A formal introduction

I’d like to take a moment to introduce a part of my personality that sneaked out yesterday.  I call her Self.  She’s silly, a bit on the shy side with a dash of sneakiness that happens to crop up when you least expect it.  I’ve tried to stop her in the past, but really at times like this I have to ask myself, “Self, why do you do that?”


Yeah, in that kind of mood and in case you’re wondering, it’s an old joke.  I don’t really have a personality split going on…at least not clinically speaking.  It’s just a way for me to step away from my usual antics and try to be a bit more on the silly side.  The joke started about 11 years ago due to my husband who brought it home from work.

Self then made a debut in a club that I was a member of (well, it’s bit more complicated than that, but for now this is good) called AJJE Games.  Self would step up to the plate to help diffuse situations or, most of the time, just to be silly.  We all have that need from time to time… right?  It’s not just me, right??

*eyes shift from side to side*

Fine, be that way, deny it for all I care.  Pbbbtttt……


Writer's Digest "Novel Writing" Edition
Writer’s Digest “Novel Writing” Edition (Photo credit: Arthaey)

Despite the nuttiness I’m portraying, I am bringing this up for an important reason.  That reason is … wait for it … that we all have to step away from our comfort zones.  Or, at least, that’s what an article in Writer’s Digest told me.  The article is called:  The Reluctant Risk-Taker’s Guide to Filling the Creative Well by Elizabeth Sims.  If you get the chance, I suggest reading this article and I say that because of one particular sentence that I’m going to quote here:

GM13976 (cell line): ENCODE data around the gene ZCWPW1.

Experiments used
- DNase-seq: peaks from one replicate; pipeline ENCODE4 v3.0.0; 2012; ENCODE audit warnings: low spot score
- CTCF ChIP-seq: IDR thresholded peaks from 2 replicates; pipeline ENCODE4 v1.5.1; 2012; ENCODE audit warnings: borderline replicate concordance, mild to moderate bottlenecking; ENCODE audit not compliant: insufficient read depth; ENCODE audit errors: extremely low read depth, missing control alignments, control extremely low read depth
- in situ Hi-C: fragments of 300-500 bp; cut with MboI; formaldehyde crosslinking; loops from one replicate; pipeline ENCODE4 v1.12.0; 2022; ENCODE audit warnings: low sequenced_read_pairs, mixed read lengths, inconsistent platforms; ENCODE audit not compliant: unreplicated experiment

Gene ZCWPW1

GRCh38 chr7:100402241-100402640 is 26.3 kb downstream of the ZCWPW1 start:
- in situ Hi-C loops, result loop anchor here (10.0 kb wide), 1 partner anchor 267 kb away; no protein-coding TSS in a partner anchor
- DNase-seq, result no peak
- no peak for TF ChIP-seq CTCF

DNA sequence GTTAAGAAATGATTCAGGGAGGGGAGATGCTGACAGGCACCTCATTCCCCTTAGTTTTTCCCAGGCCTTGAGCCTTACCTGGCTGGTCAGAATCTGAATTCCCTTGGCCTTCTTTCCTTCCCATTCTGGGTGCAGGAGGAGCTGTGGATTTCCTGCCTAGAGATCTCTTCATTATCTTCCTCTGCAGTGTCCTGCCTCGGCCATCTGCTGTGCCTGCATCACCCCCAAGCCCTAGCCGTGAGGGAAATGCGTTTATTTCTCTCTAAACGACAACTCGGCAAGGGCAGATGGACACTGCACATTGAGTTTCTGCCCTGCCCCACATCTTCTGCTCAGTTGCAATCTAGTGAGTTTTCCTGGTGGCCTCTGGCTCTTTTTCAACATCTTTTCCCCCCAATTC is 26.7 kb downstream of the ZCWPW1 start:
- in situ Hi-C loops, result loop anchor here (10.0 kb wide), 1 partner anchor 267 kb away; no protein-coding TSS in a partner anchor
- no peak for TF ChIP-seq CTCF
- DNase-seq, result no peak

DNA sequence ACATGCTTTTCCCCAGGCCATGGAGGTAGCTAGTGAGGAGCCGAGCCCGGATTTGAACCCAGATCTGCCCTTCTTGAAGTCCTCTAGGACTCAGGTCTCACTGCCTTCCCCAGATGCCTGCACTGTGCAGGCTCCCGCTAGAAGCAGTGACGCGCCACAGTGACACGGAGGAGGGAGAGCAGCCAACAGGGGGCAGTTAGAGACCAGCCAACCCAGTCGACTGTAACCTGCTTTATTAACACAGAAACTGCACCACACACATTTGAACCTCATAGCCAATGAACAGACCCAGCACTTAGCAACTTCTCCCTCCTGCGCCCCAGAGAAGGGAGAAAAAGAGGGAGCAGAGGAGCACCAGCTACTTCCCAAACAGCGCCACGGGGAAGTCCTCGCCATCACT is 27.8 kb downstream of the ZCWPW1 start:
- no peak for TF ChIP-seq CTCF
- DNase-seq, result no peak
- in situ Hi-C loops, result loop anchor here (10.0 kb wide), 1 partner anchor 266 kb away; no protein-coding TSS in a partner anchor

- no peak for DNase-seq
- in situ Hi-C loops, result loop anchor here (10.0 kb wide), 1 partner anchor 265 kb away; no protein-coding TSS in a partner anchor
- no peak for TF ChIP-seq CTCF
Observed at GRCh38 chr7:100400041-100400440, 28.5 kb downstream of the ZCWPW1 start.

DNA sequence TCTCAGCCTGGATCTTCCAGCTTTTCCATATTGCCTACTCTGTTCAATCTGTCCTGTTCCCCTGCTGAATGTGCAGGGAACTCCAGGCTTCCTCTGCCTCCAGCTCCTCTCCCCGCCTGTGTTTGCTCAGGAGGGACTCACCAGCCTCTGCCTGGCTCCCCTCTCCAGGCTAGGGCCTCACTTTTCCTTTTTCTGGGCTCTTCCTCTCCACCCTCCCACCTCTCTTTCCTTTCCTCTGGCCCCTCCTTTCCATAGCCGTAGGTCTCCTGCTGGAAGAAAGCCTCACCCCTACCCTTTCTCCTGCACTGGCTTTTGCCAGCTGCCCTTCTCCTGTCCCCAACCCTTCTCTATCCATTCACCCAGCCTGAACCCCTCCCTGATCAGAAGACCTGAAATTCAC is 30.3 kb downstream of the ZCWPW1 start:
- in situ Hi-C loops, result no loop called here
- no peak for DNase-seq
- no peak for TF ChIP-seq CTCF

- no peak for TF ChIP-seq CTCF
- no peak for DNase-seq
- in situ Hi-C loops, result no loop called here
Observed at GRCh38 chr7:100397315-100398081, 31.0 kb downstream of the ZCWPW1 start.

“Let’s face it: We writers tend to be rule-followers”

*Smack*  Remember that javelin from two days ago?  Found it!  What was eerie about it was that the rest of the paragraph almost described me to a T.  One or two things were not me, but that’s minor.  The point is that I read it and did a double blink and said “No sh*t!”  Fortunately the kids were asleep.  Ms. Sims then proceeded to offer 8 suggestions that can help us rule-followers find our way out of the straight and narrow into the creative.

It’s tempting to include the whole list here, but that wouldn’t be fair to Ms. Sims’ hard work in pulling this article together so instead I’ll heavily suggest that you pick up the latest edition and read it for yourself.  What I will do is list the ones that had me nodding my head the most.

1. Know thyself

As this is an aspect of my faith, I’m already in the process of doing so.  However, with that said, knowing how you do things, how you think, or why you just can’t help yourself is cool, but this article talked about knowing what you fear.  As a kid, my Dad taught me to face my fears so when I take a moment to think “What do I fear?”  The only things that pop up is cockroaches and some monster getting a hold of my kids.  If that happens, the next post will be from me in jail.  (Can you post from jail???)

5.  Learn something new

Ohhhh, yay, yay, LEARNING.  I like learning.  Learning is fun.  Learning is cool.  Learning is awesome!  Sign me up!!

… Wait, you’re not my kids… never mind. (Actually, I do like to learn new things, it’s a hobby).

7.  Eavesdrop

Yay, permission to be naughty!  Awesome!!!

Obviously there is more to the list, but again, I’m trying to whet your appetite to get you to pick up the magazine yourself.  If you’re not interested in that article, another good one in my opinion was Pulling the Rug Out by Steven James.  It’s about plot twists, and everyone knows that you can’t resist a good plot twist.

Can you?


Leave a Reply

Fill in your details below or click an icon to log in:

WordPress.com Logo

You are commenting using your WordPress.com account. Log Out / Change )

Twitter picture

You are commenting using your Twitter account. Log Out / Change )

Facebook photo

You are commenting using your Facebook account. Log Out / Change )

Google+ photo

You are commenting using your Google+ account. Log Out / Change )

Connecting to %s